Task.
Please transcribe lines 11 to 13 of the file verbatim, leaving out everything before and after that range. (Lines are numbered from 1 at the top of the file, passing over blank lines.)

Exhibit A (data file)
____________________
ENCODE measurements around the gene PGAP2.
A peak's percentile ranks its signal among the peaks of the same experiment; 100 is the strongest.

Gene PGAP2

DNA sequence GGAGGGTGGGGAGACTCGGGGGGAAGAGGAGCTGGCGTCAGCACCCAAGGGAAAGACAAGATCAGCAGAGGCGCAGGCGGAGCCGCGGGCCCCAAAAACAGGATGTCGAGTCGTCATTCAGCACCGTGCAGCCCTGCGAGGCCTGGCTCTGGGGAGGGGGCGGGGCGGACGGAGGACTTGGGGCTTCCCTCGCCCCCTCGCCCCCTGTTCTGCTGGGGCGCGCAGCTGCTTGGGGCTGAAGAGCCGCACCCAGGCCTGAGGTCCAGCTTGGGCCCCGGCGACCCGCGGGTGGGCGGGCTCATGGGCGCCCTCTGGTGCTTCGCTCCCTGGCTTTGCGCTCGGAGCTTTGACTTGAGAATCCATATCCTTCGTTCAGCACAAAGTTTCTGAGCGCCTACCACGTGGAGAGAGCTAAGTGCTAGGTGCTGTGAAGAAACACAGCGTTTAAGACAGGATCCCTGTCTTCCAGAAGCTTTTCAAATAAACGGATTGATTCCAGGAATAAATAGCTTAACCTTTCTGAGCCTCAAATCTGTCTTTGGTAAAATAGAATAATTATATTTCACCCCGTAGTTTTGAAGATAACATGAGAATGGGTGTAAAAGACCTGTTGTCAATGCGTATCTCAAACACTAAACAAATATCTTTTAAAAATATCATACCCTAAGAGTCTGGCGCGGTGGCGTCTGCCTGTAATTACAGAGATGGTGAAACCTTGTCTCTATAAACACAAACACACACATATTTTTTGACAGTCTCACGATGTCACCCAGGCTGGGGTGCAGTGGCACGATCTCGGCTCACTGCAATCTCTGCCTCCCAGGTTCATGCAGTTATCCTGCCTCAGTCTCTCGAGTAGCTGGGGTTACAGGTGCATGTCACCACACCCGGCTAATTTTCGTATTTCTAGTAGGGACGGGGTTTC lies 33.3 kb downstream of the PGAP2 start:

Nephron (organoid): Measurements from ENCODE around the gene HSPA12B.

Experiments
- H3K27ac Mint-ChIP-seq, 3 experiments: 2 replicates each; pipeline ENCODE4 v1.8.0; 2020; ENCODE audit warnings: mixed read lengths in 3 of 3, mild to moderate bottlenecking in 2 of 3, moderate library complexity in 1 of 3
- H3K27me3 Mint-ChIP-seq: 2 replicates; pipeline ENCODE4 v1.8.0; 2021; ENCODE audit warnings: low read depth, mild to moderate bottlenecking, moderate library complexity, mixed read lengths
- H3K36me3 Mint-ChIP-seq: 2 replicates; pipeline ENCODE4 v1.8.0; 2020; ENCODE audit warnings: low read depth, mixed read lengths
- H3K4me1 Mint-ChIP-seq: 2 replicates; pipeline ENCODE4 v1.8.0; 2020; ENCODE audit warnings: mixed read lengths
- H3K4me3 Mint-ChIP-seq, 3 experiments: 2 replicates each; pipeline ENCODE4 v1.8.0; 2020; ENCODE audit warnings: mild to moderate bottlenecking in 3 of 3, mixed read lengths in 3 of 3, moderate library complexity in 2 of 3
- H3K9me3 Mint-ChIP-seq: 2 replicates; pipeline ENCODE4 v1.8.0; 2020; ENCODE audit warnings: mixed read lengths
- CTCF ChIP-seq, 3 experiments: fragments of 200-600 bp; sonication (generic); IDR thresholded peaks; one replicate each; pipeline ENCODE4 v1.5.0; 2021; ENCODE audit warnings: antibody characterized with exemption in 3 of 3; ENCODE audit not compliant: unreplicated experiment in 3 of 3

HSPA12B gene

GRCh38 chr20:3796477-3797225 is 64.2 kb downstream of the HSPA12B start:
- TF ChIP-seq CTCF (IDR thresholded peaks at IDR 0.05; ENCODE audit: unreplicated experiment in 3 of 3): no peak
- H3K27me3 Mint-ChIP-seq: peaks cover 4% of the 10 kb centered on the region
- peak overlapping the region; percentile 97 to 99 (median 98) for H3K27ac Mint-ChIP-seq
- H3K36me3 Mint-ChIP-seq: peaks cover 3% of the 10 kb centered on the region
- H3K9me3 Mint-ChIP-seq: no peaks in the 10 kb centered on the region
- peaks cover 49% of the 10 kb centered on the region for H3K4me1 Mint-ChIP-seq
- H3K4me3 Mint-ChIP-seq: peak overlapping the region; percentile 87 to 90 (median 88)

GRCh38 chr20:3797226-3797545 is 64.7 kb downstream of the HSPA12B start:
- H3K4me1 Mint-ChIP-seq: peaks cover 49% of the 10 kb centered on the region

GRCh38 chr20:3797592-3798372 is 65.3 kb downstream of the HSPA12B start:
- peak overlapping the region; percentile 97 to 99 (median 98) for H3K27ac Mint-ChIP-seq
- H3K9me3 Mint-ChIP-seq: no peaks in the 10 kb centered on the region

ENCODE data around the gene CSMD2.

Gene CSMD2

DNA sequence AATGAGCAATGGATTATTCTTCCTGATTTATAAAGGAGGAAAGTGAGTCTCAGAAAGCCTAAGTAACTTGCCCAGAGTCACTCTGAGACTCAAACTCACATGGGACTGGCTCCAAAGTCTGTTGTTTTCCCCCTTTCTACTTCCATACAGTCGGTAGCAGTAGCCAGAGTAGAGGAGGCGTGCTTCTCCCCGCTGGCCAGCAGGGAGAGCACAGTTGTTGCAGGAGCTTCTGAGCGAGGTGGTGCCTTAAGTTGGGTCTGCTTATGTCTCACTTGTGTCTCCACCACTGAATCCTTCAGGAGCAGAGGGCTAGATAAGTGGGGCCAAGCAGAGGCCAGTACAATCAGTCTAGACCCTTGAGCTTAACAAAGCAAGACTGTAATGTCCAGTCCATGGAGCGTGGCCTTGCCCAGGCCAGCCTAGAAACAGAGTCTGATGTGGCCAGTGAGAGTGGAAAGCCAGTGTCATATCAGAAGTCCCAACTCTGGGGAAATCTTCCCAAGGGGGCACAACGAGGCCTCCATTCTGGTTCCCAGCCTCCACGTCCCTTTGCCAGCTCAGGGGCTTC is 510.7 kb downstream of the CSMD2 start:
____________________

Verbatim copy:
- H3K4me3 Mint-ChIP-seq, 3 experiments: 2 replicates each; pipeline ENCODE4 v1.8.0; 2020; ENCODE audit warnings: mild to moderate bottlenecking in 3 of 3, mixed read lengths in 3 of 3, moderate library complexity in 2 of 3
- H3K9me3 Mint-ChIP-seq: 2 replicates; pipeline ENCODE4 v1.8.0; 2020; ENCODE audit warnings: mixed read lengths
- CTCF ChIP-seq, 3 experiments: fragments of 200-600 bp; sonication (generic); IDR thresholded peaks; one replicate each; pipeline ENCODE4 v1.5.0; 2021; ENCODE audit warnings: antibody characterized with exemption in 3 of 3; ENCODE audit not compliant: unreplicated experiment in 3 of 3